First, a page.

One of the most important distinctions I’ve been thinking about over the last few months has been about how charging what you’re worth (and seeing yourself as worth it) is about more than just making more money.
The truth is, figuring the best price to sell your product or service is no simple task. In fact, many books have been written on this topic alone.
To be able to offer useful advice, I am constrained to limit our discussion only to the worst pricing mistakes usually committed by handmade business owners:
Here’s a breakdown of some of the worst pricing mistakes you can make:
You hold prices at the same level for too long
Most handmade business owners fear the uproar of a price change and put it off as long as possible. Successful businesses accustom their customers and their sales forces to frequent price changes.
Marketplaces change radically in a short period of time. It’s important to recognize that the value proposition of your products changes along with changes in the marketplace, and you must adjust your pricing to reflect these changes.
Look at your competitors — have they raised their prices over time? If the demand is there, then try raising your prices to match the quality and popularity of your product.
You only base your price off of similar items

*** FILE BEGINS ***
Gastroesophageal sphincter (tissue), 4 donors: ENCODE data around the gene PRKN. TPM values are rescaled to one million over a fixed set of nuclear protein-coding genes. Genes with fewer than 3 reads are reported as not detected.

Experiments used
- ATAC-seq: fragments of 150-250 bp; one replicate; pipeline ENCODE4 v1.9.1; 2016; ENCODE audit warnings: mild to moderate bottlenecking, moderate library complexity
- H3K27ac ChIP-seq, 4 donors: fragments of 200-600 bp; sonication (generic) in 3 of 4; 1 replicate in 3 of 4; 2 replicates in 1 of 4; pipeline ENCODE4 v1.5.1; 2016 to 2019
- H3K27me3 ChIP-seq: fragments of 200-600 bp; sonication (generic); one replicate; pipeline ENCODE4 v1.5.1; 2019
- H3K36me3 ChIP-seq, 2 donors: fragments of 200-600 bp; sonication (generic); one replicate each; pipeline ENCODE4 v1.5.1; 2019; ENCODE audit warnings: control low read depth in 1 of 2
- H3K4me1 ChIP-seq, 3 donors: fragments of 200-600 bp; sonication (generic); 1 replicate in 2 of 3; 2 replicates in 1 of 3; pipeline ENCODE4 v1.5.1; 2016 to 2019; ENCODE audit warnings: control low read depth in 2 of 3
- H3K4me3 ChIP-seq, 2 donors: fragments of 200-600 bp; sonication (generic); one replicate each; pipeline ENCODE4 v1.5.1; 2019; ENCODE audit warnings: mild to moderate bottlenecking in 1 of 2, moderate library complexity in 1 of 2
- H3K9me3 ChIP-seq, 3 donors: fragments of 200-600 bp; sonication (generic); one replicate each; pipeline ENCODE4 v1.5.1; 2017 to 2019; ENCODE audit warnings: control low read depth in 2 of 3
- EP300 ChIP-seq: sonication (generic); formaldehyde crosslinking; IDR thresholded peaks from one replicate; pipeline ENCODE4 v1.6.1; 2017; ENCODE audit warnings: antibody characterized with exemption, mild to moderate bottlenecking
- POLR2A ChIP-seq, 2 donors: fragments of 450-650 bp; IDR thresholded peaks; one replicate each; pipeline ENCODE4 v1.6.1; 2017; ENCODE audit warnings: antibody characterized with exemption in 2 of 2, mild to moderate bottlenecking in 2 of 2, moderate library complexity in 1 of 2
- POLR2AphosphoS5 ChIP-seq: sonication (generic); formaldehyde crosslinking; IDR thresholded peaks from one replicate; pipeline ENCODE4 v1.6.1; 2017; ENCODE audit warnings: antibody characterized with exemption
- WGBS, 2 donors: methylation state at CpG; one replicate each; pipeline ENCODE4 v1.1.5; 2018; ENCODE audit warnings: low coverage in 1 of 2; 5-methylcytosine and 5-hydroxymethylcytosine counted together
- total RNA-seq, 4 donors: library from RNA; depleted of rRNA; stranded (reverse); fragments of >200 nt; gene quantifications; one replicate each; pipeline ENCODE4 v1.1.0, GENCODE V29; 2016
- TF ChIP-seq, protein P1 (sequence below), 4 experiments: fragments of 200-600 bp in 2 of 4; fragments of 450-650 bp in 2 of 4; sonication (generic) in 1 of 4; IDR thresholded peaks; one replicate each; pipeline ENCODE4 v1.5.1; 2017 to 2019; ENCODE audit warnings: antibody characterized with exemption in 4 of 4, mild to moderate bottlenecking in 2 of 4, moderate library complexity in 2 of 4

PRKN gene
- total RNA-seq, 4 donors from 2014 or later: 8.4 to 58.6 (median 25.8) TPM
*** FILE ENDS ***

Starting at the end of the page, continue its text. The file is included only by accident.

So, there are other small businesses selling a similar item to yours, so you think you’ll beat the competition by pricing your item lower than theirs. Wrong!
This isn’t always the case, and you aren’t considering all of your own costs before determining your item’s price.
What’s more, if your item is priced much lower than your competitor’s, you could be sending the message that your item is of lower quality.
Why is your piece unique? Do you use high-quality materials? In fact, if you’re using premium materials and your competitor isn’t, then you should definitely be pricing your items higher than your competitor.
You don’t value your time or skills
Oftentimes, a maker doesn’t value his or her time and skills enough to factor in enough of a labor cost in the total product price. Don’t forget to consider your level of expertise and training in your field.
Also, you should be providing yourself with a livable wage, so that means factoring in a profit for yourself and not just the cost of your goods + overhead costs. You must remember that you are, in fact, an artist and your skills are worth paying for.
Sometimes, pricing based on labor can be difficult because some projects take a very long time to complete. Consider options for cutting your production time and to produce product more efficiently. Or, really consider how much your time is worth. Even if you think your product has a steep price tag because of labor, remember that the labor is one of the major values in your product!
Don’t assume what other people are willing to pay until you give it a try and give yourself the compensation you deserve.
So here’s what I want you to do now …
- First, in the comments section below, tell me which one of these points makes you want to take action, and what that action is.
- Next, if this post did its job, please share it via the retweet button (or via your social media goodness of choice).
- Finally, if you’re getting interested in automated pricing that’s free of charge, download our free pricing calculator.
See you in the comments!